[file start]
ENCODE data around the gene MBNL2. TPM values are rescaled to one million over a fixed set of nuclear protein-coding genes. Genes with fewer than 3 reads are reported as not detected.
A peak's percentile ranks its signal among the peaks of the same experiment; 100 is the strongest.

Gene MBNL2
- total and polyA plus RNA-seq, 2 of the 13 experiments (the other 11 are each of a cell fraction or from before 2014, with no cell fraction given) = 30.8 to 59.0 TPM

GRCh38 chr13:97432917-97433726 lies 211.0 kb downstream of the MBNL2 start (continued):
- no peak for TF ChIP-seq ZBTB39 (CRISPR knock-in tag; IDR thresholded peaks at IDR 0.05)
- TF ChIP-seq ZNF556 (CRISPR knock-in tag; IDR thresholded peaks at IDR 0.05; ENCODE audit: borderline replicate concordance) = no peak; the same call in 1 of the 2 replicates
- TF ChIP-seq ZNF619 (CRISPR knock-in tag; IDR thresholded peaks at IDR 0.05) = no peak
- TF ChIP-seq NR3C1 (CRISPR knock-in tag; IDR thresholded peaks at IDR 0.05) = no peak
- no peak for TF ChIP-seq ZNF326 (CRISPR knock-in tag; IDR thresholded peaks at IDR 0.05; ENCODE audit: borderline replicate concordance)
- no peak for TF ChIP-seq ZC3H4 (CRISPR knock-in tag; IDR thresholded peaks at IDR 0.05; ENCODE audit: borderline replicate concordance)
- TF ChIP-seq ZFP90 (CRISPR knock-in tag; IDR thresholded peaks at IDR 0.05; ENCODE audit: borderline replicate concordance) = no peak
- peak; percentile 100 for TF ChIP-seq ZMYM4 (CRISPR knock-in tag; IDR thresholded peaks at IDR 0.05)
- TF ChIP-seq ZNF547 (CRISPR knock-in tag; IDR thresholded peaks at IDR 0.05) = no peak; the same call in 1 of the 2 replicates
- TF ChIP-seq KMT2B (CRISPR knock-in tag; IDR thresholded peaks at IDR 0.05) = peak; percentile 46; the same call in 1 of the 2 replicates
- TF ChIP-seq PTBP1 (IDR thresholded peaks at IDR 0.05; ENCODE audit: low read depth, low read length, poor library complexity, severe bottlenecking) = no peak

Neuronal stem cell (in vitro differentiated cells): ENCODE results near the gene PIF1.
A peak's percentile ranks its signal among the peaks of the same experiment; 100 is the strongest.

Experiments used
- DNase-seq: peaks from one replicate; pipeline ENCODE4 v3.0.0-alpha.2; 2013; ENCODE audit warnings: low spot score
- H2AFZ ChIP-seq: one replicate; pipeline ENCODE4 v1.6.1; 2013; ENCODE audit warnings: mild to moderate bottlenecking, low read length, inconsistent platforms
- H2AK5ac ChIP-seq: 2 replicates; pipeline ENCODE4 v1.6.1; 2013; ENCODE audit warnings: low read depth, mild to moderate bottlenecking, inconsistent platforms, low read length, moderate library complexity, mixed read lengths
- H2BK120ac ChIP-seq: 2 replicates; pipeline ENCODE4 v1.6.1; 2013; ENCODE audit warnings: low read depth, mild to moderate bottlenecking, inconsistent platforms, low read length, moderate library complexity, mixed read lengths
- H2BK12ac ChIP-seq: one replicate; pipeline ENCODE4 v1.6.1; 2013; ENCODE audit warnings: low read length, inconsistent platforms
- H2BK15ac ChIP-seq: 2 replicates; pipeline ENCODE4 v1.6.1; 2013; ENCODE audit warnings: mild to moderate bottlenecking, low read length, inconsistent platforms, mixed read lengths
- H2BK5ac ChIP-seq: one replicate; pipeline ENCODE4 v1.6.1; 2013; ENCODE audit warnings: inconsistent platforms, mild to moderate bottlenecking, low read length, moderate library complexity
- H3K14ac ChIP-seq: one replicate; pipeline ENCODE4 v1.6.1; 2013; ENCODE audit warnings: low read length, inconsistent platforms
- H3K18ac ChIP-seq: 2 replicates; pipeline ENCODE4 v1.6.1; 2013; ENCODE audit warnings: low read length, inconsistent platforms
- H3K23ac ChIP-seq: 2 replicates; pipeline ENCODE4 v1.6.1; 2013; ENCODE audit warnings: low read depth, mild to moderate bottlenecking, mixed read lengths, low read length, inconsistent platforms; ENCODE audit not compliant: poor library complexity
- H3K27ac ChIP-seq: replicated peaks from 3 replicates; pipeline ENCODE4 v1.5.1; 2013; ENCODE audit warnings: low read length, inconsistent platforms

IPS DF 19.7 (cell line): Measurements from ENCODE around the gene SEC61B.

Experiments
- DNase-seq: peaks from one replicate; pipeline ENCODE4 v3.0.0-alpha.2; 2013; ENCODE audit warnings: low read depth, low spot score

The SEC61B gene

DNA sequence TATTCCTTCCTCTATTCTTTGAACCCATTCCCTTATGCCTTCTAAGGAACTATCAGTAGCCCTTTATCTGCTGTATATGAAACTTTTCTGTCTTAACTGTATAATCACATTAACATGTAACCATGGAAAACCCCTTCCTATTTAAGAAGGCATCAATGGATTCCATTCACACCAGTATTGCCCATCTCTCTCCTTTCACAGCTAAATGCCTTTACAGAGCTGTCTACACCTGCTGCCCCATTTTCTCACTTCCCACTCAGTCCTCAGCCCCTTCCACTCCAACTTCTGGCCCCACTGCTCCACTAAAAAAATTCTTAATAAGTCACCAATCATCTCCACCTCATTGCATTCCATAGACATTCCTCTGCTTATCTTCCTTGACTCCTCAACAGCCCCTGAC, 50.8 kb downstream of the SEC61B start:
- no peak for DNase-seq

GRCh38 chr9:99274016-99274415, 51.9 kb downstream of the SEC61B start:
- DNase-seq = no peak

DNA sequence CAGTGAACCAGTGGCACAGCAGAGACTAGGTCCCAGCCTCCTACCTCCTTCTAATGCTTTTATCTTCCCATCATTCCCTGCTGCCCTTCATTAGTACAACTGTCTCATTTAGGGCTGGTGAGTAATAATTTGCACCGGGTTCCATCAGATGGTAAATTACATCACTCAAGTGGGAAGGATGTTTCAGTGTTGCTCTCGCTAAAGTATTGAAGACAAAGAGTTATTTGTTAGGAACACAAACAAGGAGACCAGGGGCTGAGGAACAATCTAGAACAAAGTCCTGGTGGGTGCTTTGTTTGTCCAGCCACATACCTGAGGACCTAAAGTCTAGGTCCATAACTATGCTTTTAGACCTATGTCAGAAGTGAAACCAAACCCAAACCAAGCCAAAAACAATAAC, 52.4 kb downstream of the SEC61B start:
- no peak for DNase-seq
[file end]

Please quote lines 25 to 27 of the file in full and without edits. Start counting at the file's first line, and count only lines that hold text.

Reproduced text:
- H2BK15ac ChIP-seq: 2 replicates; pipeline ENCODE4 v1.6.1; 2013; ENCODE audit warnings: mild to moderate bottlenecking, low read length, inconsistent platforms, mixed read lengths
- H2BK5ac ChIP-seq: one replicate; pipeline ENCODE4 v1.6.1; 2013; ENCODE audit warnings: inconsistent platforms, mild to moderate bottlenecking, low read length, moderate library complexity
- H3K14ac ChIP-seq: one replicate; pipeline ENCODE4 v1.6.1; 2013; ENCODE audit warnings: low read length, inconsistent platforms